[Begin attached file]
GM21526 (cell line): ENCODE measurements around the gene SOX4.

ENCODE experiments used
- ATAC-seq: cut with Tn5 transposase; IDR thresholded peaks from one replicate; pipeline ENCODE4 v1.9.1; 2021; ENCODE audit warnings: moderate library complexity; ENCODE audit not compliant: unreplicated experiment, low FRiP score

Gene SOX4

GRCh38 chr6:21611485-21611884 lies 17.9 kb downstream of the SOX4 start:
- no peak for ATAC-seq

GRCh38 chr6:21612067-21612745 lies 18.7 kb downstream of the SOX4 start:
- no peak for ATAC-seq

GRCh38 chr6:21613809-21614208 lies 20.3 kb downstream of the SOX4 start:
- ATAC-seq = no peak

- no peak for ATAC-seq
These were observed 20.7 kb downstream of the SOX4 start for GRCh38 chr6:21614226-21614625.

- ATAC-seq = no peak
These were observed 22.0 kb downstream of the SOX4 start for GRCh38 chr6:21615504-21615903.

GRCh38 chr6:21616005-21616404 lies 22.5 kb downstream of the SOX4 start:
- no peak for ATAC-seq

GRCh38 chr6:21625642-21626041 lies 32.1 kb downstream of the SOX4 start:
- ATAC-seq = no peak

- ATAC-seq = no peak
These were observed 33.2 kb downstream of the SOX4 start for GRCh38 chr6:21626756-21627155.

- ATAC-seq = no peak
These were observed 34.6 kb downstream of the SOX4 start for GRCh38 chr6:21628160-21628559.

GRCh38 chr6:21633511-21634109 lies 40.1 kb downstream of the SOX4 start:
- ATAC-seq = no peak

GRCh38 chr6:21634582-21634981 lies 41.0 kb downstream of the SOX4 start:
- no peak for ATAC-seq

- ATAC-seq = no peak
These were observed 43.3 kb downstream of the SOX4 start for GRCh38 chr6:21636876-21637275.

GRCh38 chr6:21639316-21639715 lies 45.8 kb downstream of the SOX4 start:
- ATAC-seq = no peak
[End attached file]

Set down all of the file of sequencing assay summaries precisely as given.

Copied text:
GM21526 (cell line): ENCODE measurements around the gene SOX4.

ENCODE experiments used
- ATAC-seq: cut with Tn5 transposase; IDR thresholded peaks from one replicate; pipeline ENCODE4 v1.9.1; 2021; ENCODE audit warnings: moderate library complexity; ENCODE audit not compliant: unreplicated experiment, low FRiP score

Gene SOX4

GRCh38 chr6:21611485-21611884 lies 17.9 kb downstream of the SOX4 start:
- no peak for ATAC-seq

GRCh38 chr6:21612067-21612745 lies 18.7 kb downstream of the SOX4 start:
- no peak for ATAC-seq

GRCh38 chr6:21613809-21614208 lies 20.3 kb downstream of the SOX4 start:
- ATAC-seq = no peak

- no peak for ATAC-seq
These were observed 20.7 kb downstream of the SOX4 start for GRCh38 chr6:21614226-21614625.

- ATAC-seq = no peak
These were observed 22.0 kb downstream of the SOX4 start for GRCh38 chr6:21615504-21615903.

GRCh38 chr6:21616005-21616404 lies 22.5 kb downstream of the SOX4 start:
- no peak for ATAC-seq

GRCh38 chr6:21625642-21626041 lies 32.1 kb downstream of the SOX4 start:
- ATAC-seq = no peak

- ATAC-seq = no peak
These were observed 33.2 kb downstream of the SOX4 start for GRCh38 chr6:21626756-21627155.

- ATAC-seq = no peak
These were observed 34.6 kb downstream of the SOX4 start for GRCh38 chr6:21628160-21628559.

GRCh38 chr6:21633511-21634109 lies 40.1 kb downstream of the SOX4 start:
- ATAC-seq = no peak

GRCh38 chr6:21634582-21634981 lies 41.0 kb downstream of the SOX4 start:
- no peak for ATAC-seq

- ATAC-seq = no peak
These were observed 43.3 kb downstream of the SOX4 start for GRCh38 chr6:21636876-21637275.

GRCh38 chr6:21639316-21639715 lies 45.8 kb downstream of the SOX4 start:
- ATAC-seq = no peak